Enrichment is often thought of as an “extra” or optional provision for residents. Sanctuary workers are understandably focused on providing the food, water, and housing that is necessary for residents to live. However, we are hoping that by incorporating enrichment as an aspect of general care, the lives of residents will be enriched. This is of particular importance for residents residing in smaller, more confined, or barren living spaces. In cases like these, enrichment can make a world of difference in the lives of residents. No one likes to be bored, including residents, regardless of species!
Developing An Enrichment Plan
It is important to understand the species-specific needs of your residents, in addition to considering their individual needs. An example of a species-specific understanding acknowledges that pigs are very motivated to root and build nests. However, many pig residents that have been rescued experienced interruption of their natural inclinations by being forced into overcrowded, unnatural confinement in barren environments, often on cement flooring. These factors certainly affect how they develop, and some pigs may have temporary or permanent health issues that affect their ability to utilize or enjoy offered enrichment. For this reason, the individual also needs to be considered when developing an enrichment plan.
For example: On an individual level, consider Petal, a maternal adult female pig. Petal was rescued with a large wound on her snout and a scratched cornea, and as a result, she needs to be isolated and her movements must be limited- especially rooting and nesting behavior- for the next week or two. This means she can’t participate in her favorite pastime of rooting around and building a cozy nest out of straw. In this case, developing an enrichment plan should take into account Petal’s species-specific needs (foraging, nest-building, and social bonds) and her individual needs (specifically her motivation to build nests). Setting Petal up in a smaller living space and providing enrichment as a means of mental stimulation can assist in her healing. Examples of possible enrichment strategies for Petal include providing Petal with soft blankets to use in lieu of straw (to protect her eye from dust or accidentally poking from the straw) for nest building, and using a soft cloth foraging item (such as a snuffle mat) in place of harder surfaces. Placing a mirror in her living space can also help alleviate the stress of being isolated. In fact, pigs have been shown to be able to find a hidden treat in their living space by using a mirror to locate it! Placing a treat that is hidden except for when Petal looks into the mirror could provide mental stimulation that could take the place of normal rooting behaviors.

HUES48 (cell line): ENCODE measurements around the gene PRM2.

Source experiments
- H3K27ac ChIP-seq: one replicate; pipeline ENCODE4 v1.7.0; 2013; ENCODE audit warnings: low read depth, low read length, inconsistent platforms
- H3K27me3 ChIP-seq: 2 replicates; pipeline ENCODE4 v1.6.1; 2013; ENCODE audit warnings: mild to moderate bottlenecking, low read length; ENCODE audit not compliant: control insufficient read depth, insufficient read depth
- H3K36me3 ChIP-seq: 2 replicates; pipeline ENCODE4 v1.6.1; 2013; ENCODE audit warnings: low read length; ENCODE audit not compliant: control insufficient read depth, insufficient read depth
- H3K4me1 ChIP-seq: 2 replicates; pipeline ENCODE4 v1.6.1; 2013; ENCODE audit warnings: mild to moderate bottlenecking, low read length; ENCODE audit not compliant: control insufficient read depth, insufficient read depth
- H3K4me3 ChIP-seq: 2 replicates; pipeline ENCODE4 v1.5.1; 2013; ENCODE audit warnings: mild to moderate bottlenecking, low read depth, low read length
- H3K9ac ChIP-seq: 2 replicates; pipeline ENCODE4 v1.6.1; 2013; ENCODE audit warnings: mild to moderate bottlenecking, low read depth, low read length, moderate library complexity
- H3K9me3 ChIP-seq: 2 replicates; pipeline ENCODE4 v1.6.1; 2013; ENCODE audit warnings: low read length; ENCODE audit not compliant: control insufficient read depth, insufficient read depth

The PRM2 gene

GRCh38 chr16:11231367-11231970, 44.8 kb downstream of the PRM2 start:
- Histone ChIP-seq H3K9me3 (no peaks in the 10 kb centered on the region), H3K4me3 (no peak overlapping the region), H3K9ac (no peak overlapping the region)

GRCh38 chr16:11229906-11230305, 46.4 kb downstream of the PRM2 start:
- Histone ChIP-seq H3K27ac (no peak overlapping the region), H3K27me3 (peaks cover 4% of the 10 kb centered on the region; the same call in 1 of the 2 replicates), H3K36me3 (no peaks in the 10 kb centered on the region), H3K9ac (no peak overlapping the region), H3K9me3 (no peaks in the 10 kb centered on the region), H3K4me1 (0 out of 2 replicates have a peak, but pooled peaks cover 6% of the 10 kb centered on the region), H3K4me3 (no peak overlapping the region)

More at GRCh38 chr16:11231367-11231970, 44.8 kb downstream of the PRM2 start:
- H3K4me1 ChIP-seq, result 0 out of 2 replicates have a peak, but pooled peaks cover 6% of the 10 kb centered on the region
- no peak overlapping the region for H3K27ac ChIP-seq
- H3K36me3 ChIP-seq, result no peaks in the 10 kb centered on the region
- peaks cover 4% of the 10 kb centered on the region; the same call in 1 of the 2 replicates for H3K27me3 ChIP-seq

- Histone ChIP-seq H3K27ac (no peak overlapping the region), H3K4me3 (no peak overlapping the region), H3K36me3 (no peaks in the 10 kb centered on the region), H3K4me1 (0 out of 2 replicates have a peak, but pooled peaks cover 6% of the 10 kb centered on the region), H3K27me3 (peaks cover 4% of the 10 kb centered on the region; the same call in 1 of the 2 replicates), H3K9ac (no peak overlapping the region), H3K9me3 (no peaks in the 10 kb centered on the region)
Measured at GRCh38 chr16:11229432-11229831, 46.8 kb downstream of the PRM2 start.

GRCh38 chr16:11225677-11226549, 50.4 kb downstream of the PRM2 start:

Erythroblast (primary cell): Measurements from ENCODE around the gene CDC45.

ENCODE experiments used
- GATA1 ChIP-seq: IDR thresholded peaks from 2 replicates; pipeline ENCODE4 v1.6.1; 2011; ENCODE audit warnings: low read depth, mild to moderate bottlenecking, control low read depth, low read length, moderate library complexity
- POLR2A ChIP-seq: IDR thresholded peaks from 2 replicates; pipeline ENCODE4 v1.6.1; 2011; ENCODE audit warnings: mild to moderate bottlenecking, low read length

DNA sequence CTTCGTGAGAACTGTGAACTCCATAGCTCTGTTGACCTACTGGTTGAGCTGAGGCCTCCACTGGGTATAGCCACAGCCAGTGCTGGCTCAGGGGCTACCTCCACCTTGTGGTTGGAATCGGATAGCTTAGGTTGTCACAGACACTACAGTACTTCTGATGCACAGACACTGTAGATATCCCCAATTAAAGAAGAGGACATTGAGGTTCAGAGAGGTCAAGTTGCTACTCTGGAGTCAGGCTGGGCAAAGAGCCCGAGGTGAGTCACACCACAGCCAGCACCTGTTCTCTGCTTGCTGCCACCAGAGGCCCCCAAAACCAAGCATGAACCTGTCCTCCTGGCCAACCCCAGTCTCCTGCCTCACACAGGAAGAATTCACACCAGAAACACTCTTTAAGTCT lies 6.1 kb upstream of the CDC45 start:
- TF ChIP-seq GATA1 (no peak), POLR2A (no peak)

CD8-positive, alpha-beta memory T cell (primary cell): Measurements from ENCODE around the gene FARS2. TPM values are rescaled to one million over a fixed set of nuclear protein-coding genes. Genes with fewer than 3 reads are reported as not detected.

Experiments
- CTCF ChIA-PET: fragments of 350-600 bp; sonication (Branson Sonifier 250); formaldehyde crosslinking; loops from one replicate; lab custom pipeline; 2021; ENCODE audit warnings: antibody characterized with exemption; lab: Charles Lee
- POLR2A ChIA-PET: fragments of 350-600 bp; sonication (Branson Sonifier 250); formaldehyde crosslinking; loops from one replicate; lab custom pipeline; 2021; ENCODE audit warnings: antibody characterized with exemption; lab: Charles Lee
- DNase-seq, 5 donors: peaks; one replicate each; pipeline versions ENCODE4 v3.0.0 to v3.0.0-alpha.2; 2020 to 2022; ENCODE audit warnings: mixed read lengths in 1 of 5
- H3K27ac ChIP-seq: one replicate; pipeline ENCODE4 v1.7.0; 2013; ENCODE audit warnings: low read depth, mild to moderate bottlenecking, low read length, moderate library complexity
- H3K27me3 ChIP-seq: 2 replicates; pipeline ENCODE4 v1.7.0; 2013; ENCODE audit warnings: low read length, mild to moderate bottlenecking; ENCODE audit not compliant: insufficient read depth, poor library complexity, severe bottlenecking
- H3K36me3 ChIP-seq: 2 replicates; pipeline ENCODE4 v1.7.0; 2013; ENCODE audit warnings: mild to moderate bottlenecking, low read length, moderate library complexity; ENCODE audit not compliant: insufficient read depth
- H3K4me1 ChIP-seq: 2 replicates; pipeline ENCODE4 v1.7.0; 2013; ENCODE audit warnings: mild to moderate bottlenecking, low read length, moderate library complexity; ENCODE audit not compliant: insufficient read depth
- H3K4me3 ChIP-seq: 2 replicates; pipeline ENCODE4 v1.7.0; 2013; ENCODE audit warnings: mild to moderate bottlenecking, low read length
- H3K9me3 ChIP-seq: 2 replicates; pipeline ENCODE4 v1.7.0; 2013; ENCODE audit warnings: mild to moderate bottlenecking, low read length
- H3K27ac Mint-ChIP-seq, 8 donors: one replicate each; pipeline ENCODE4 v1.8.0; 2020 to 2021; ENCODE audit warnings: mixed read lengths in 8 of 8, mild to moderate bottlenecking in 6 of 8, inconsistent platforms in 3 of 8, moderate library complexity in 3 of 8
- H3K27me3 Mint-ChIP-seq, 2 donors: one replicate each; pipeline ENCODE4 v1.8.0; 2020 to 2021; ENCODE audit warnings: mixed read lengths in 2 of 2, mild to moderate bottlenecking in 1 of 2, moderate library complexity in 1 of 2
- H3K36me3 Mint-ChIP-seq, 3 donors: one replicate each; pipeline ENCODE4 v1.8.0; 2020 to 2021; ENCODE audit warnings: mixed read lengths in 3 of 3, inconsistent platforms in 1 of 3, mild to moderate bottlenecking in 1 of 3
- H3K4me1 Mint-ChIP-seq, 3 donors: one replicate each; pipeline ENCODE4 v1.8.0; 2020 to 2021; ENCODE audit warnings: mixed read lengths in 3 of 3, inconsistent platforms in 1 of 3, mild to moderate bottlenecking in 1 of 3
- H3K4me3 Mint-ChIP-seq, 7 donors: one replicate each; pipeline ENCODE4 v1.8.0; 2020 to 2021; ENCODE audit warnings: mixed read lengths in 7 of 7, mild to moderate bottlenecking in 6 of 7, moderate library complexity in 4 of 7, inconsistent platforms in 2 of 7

When developing an enrichment plan for residents, it’s important to consider the types of behavior in which you’re hoping to see an increase or decrease. For example, if you’re hoping to reduce confrontational behaviors, there are particular enrichment options that are ideal for that, such as providing visual blocks within their living area. Do you wish to increase exploratory behavior? Novel objects and nutritional foraging enrichment may be better suited in this case. We know you have your hands full managing a sanctuary; developing an enrichment plan for species, particular groupings of residents, and individuals can actually help you save time and money in the future!
In this resource, we will cover different types of enrichment and how they can be implemented at your sanctuary.